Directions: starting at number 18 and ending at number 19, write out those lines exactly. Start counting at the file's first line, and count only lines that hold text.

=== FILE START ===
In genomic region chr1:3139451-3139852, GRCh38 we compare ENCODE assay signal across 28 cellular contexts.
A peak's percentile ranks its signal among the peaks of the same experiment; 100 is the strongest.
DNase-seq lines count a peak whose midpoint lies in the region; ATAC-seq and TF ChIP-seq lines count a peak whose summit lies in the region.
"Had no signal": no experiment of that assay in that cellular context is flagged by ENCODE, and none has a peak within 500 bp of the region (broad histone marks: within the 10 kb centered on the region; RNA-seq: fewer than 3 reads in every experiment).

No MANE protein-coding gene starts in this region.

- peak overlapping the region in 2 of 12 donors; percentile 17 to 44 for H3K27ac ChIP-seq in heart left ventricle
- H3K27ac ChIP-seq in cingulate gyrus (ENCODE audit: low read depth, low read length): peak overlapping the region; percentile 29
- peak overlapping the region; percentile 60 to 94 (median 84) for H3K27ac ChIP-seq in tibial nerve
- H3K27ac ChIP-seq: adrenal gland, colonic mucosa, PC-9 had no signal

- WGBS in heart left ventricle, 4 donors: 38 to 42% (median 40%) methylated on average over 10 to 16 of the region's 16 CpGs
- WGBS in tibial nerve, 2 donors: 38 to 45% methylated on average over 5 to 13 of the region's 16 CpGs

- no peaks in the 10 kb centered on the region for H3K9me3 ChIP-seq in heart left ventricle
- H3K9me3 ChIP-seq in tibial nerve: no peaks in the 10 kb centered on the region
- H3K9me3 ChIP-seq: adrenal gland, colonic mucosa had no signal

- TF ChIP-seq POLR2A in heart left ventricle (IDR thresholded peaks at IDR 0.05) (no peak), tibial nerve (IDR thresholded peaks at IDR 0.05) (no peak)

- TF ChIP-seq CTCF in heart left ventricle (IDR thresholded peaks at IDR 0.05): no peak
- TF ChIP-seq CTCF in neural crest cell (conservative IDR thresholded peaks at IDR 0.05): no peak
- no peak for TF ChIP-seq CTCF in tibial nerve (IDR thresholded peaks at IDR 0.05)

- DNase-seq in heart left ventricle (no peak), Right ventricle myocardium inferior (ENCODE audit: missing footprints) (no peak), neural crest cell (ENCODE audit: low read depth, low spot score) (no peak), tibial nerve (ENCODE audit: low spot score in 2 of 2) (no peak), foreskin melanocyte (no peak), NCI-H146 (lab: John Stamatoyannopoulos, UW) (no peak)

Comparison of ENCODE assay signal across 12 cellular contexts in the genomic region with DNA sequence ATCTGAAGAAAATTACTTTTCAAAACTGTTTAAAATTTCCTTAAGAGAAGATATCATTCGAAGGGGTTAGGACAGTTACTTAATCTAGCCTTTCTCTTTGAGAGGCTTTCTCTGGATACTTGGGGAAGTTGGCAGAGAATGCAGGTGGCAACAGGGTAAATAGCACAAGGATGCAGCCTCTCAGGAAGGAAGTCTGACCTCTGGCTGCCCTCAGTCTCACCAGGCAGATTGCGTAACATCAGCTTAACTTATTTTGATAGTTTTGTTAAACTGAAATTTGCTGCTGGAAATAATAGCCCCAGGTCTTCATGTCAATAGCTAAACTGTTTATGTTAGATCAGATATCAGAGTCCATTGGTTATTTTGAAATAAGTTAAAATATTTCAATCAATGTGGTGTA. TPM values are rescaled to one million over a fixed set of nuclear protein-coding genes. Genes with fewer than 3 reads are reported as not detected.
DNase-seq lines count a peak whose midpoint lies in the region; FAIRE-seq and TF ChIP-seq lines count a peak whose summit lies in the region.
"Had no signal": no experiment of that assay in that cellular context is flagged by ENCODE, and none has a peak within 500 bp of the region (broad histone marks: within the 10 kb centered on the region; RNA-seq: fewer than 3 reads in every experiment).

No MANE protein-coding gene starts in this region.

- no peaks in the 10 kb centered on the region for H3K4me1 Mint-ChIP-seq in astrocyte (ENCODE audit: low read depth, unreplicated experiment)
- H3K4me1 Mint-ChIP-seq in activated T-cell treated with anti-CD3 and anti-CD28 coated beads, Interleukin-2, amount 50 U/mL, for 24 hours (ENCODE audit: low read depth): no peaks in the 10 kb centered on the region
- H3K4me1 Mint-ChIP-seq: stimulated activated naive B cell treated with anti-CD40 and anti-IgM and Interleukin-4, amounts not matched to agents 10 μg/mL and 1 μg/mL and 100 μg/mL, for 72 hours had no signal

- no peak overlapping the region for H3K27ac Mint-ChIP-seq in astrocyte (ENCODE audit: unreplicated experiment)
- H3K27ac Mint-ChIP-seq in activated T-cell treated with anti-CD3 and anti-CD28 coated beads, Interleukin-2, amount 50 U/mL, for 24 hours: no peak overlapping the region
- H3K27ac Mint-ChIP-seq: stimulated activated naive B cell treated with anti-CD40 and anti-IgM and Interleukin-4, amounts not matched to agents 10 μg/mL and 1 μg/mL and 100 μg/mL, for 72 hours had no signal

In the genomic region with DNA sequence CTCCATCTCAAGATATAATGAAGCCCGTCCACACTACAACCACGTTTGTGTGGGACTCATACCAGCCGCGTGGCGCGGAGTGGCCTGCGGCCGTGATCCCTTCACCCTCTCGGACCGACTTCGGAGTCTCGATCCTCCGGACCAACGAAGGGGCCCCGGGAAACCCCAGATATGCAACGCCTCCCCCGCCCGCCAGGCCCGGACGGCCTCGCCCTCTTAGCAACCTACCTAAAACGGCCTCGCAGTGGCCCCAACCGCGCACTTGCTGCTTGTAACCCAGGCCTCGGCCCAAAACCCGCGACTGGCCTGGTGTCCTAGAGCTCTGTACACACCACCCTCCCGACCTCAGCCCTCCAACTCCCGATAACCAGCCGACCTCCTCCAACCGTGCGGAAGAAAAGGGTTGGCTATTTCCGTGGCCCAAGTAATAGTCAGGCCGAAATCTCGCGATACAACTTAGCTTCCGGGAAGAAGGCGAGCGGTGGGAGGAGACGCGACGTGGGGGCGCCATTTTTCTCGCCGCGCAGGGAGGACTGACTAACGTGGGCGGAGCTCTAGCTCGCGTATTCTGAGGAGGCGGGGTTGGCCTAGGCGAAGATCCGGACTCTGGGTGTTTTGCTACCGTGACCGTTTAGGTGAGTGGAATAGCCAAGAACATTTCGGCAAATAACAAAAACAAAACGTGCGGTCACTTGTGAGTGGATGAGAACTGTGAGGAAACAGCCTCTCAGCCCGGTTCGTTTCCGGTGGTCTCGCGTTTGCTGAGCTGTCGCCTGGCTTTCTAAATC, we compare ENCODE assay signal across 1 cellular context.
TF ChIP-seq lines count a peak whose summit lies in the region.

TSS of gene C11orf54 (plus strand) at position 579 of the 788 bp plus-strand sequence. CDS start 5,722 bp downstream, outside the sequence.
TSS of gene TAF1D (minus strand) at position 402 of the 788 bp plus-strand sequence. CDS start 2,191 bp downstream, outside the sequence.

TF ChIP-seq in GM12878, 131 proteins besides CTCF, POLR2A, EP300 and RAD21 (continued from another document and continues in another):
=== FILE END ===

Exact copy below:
- no peak for TF ChIP-seq CTCF in tibial nerve (IDR thresholded peaks at IDR 0.05)

- DNase-seq in heart left ventricle (no peak), Right ventricle myocardium inferior (ENCODE audit: missing footprints) (no peak), neural crest cell (ENCODE audit: low read depth, low spot score) (no peak), tibial nerve (ENCODE audit: low spot score in 2 of 2) (no peak), foreskin melanocyte (no peak), NCI-H146 (lab: John Stamatoyannopoulos, UW) (no peak)